UPPERDATE: Ok, we’re finishing this baby off today. Comments on the last 1/3 of the songs are appended below.
UPDATE: Entries for songs 5-8 have now been added to the bottom of this post. Let’s talk Rheostatics!
2067 is the 12th album from The Rheostatics, their first in three years. Last year, their album Whale Music was named by DNTO as the most essential Canadian album ever. So, expectations are high.
Now that you’ve all had a chance to give the album a few dozen spins, let’s get down to talking about it. I think track-by-track might be a bit of an overindulgence, so what we’ll do is divide the album into thirds, going through four songs a day for the next three days.
First, as a general point, I would encourage everyone to take the liner notes to heart and WEAR HEADPHONES. There’s some pretty huge production on this thing. OK, Here we go with songs 1-4:
1. Shack in the Cornfields
Vocals and lyrics by Martin. A song about kids who get lost in a cornfield and a man in a shack who gets strung up for murdering them, this is a nice bit of pastoral Ontario Gothic to open the record. Some pretty guitar work throughout, a good rock section in the middle, and great singing. Martin seems to have developed a thing about kids and tragedy — recall “Ship of Fire” off of his solo album Operation Infinite Joy, about a kid getting eaten by a shark.
2. Little Bird, Little Bird
Vocals and lyrics by Dave. A country-ish shuffle with an excellent sing-along chorus, the sweet tone of the song is given ominous shadings by the rather dark lyrics: “How strong am I, missing words, missing words, to tell you how scared I feel? Of an artists fake, of a sadist’s rake, scars on a teenage girl…”
Wicked world indeed. Nice song, Dave. Neat mandolin work by Martin.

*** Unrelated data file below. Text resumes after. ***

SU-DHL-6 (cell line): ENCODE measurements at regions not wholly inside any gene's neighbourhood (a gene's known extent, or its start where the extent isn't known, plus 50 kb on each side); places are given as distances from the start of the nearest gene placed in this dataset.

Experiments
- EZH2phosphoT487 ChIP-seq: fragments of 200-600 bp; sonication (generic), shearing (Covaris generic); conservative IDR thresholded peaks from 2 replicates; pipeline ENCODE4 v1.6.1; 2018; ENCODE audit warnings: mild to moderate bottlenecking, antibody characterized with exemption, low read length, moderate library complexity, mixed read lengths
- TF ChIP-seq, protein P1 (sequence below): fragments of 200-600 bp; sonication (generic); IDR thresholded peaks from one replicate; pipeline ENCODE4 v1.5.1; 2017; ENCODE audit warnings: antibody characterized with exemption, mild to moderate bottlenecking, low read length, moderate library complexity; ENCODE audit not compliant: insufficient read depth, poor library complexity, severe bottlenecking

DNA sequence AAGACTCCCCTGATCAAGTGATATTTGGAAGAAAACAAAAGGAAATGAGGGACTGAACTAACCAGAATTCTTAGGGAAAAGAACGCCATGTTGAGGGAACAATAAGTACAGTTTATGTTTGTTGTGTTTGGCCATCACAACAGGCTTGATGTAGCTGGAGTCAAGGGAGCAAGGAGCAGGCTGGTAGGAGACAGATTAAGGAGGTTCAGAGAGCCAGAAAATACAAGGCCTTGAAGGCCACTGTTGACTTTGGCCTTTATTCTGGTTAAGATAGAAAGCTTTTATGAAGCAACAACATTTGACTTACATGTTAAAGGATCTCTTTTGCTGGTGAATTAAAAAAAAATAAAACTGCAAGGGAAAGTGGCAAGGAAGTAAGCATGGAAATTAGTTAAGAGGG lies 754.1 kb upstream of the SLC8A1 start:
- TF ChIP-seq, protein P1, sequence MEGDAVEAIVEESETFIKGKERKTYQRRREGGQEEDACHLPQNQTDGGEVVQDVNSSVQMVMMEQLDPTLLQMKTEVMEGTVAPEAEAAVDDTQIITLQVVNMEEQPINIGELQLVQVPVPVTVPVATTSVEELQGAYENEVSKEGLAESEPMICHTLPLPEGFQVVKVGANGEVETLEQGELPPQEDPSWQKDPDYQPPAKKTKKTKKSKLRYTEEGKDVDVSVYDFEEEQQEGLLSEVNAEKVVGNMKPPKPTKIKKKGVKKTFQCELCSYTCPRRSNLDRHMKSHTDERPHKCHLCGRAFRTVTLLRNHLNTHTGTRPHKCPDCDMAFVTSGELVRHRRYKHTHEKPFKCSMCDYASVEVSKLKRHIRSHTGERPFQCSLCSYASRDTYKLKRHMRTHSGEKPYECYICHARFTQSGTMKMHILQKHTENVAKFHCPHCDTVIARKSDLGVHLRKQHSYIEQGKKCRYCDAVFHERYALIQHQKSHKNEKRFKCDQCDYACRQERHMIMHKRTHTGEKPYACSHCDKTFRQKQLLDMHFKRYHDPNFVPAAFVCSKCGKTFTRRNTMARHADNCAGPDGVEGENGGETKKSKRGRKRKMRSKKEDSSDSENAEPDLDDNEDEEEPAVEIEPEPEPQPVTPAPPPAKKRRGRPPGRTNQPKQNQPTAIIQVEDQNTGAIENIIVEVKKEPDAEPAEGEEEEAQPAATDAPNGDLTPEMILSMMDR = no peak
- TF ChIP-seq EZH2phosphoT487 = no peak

Tim song, which has been introduced live as the band’s “song about George W. Bush”. In his book “On a Cold Road”, Dave Bidini remarks about how surprised they all were when Tim came up with the song “Bad Time to be Poor” (off the album Blue Hysteria), since Tim was in many ways the least political member of the band.
Well, Tim’s done it again. This is the best song so far, urgent and angry, with a great opening lyric:
“All rise. The new king of the world just crowned himself tonight by the blinding light of cathode lies. Surprise, we’ve been muted, we’ve been marginalized. Unleashed, delusions of one human head, one tiny beast becomes the very air we breathe.”
Smart production on this song as well, and the synth makes its first appearance. I also like the way it just stops, as if Tim was like, “OK, I’ve made my point.”
4. The Tarleks
Martin song. Ostensibly about the Herb Tarlek family from Cincinnati (“The Tarleks came from the west — they grooved. White belts shining in the pounding sun”), it quckly morphs into a slightly paranoid dreamscape, with Martin being approached by strangers in bathrooms and getting cryptic messages from above. Like a lot of Martin songs, there’s no obvious structure to the piece, just a lot of gloriously weird excursions that eventually come back to somewhere slightly familiar.
Very fun, very catchy tune, and potentially the first single. But maybe too weird, and “just enough cryptic that the morons won’t get it”.